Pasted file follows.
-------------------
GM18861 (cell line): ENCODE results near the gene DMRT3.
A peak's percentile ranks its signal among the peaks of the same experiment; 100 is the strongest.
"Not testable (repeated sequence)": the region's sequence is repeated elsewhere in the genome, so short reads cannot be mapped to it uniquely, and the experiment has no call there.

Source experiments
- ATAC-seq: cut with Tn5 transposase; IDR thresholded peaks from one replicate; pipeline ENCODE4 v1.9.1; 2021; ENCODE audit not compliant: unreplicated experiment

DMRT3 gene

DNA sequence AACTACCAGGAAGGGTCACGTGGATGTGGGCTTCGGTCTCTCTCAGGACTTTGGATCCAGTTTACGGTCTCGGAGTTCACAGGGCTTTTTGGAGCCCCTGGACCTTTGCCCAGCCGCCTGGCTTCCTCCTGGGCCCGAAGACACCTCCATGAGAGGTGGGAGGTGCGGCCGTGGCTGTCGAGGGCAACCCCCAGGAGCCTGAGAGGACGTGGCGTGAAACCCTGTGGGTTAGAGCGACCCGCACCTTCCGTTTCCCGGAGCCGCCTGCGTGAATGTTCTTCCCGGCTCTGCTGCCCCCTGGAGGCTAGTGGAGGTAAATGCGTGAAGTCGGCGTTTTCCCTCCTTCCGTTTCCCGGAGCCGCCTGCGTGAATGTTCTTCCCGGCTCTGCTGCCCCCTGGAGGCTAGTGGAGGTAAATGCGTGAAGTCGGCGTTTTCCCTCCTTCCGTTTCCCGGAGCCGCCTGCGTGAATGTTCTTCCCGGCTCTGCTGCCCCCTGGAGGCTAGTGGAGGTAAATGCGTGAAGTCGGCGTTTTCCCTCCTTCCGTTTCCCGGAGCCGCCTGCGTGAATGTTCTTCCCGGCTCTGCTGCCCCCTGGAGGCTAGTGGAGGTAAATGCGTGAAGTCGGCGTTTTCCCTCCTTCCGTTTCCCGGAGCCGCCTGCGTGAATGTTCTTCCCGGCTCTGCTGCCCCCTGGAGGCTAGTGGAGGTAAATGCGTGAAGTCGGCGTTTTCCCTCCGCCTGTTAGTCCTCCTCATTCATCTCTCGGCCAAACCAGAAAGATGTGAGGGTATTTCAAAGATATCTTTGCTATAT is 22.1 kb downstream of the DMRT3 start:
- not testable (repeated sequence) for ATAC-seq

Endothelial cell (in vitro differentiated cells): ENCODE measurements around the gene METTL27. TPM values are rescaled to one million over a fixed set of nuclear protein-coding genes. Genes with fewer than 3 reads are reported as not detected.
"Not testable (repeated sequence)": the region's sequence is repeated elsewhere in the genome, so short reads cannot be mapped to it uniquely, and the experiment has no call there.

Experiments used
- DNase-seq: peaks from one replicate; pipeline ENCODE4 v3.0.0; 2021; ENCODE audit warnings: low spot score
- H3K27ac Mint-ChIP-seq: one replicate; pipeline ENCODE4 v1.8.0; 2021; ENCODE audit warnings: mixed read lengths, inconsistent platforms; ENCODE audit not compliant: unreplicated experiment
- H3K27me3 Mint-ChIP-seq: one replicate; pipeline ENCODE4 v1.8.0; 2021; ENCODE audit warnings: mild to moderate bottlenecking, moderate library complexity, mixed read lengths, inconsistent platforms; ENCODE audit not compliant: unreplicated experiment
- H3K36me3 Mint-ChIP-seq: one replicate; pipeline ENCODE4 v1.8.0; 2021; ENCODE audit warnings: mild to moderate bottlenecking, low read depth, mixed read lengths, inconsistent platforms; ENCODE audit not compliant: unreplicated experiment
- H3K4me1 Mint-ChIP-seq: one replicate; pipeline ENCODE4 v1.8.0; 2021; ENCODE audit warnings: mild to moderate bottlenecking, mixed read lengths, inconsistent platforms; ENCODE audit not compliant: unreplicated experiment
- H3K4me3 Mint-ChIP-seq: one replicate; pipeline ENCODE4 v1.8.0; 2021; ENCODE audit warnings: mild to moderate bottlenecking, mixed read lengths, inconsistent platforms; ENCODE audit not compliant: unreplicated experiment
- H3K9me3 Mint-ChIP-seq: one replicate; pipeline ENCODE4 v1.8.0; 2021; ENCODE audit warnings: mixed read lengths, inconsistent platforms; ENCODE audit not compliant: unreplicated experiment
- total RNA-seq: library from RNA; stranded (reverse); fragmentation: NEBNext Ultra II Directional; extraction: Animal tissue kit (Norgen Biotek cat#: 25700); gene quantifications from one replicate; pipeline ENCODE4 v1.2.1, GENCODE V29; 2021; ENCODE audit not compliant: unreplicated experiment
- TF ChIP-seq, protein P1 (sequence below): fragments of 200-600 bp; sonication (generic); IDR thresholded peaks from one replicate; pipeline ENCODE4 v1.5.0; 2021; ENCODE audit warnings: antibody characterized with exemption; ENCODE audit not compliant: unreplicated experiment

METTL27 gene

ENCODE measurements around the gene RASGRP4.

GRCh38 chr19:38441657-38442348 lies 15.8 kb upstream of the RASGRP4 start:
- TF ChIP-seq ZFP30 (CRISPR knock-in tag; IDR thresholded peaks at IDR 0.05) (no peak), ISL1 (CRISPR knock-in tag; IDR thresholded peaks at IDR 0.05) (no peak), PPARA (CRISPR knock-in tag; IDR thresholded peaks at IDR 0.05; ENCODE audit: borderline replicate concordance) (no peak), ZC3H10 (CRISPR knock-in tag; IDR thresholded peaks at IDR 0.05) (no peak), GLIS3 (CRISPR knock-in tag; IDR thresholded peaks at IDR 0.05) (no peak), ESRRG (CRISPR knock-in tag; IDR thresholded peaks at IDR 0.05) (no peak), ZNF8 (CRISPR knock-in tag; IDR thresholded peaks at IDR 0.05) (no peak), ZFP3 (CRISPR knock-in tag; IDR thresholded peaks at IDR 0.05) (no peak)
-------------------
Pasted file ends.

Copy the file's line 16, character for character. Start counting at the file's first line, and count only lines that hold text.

- H3K4me1 Mint-ChIP-seq: one replicate; pipeline ENCODE4 v1.8.0; 2021; ENCODE audit warnings: mild to moderate bottlenecking, mixed read lengths, inconsistent platforms; ENCODE audit not compliant: unreplicated experiment